Despite significant declines in tobacco use in Texas over the last several decades, it continues to claim the lives of 28,000 Texans every year. And it costs the state $8.85 billion annually in direct medical costs. The human suffering and financial costs due to the continued use of tobacco are undeniable. Yet, according to the latest statistics, 4.76 million Texas residents continue to smoke or use other forms of tobacco. This is due, at least in part, to the fact that tobacco use is a relapsing-remitting condition that most often requires medical intervention to address.
Tobacco use is much more than an undesirable habit or unhealthy behavior. It is a disease that requires dedicated efforts across a range of domains – policy, education and clinical service delivery – to ensure successful prevention and treatment, much like any other chronic condition.
We are pleased to present the first impact report of the UT System Eliminate Tobacco Use Initiative. This initiative grew out of a desire to lead and influence state-wide and national tobacco control efforts by example. Consequently, we turned our attentions inward to first address our own attitudes and efforts towards tobacco control before attempting to affect change on a larger scale.
The purpose of this report is to describe the accomplishments and impact of the UT System Eliminate Tobacco Use Initiative in its first year of operation. We provide details of the actions that support each institution’s tobacco free policies, educational activities and cessation services. We also highlight innovative strategies that can be shared among UT institutions to accelerate tobacco control efforts system-wide.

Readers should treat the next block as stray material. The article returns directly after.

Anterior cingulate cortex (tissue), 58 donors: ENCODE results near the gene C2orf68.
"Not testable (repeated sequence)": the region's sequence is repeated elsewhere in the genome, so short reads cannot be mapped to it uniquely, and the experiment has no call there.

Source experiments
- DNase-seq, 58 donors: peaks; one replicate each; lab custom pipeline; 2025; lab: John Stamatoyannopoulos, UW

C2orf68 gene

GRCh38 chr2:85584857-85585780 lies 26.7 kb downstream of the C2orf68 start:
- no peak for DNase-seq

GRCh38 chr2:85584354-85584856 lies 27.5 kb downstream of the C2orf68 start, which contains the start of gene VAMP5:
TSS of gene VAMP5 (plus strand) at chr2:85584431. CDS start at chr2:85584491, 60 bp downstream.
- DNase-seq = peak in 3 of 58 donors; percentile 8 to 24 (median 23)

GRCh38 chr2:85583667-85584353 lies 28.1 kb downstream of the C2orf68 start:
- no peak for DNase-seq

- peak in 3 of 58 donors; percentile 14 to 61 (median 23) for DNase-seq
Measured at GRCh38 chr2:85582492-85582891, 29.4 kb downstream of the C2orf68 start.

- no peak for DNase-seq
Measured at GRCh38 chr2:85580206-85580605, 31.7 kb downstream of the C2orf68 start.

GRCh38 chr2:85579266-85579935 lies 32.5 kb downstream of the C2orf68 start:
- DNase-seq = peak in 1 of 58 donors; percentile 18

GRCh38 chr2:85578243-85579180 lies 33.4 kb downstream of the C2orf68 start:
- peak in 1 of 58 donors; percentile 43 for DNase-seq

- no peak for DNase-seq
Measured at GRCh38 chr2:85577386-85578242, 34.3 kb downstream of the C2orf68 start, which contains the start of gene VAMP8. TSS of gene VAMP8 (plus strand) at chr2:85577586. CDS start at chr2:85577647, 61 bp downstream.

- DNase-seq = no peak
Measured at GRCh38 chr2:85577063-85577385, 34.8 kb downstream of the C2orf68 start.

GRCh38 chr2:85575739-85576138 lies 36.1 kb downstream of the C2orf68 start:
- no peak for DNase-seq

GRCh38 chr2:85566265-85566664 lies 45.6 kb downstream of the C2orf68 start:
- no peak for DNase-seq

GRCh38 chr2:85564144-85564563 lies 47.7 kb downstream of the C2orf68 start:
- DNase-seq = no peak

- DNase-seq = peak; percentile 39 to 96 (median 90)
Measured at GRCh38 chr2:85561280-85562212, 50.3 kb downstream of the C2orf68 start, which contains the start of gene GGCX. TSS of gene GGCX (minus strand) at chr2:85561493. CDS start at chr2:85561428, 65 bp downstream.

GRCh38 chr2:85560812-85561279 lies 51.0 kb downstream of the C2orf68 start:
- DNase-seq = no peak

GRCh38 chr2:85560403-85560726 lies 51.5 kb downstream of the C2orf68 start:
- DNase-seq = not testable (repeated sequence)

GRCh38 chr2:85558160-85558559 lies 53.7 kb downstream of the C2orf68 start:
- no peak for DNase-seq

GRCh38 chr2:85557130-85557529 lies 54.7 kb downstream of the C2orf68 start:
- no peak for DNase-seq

We applaud the numerous dedicated professionals within the UT System who are working together with our national, state and community partners to eliminate tobacco use. Our hope is that the progress we document in this report will highlight the ability of a large university system to come together with tobacco control partners to improve its tobacco control actions, and to inspire other colleges and universities to do the same in order to truly reduce the burden of tobacco at all levels.
Thank you for fostering respectful, healthy, and smoke-free environments, and for your commitment to improve the health and well-being of all.
David Lakey, MD
Chief Medical Officer, Vice Chancellor for Health Affairs
Ernest Hawk, MD, MPH
Cancer Prevention and Population Sciences
The University of Texas MD Anderson Cancer Center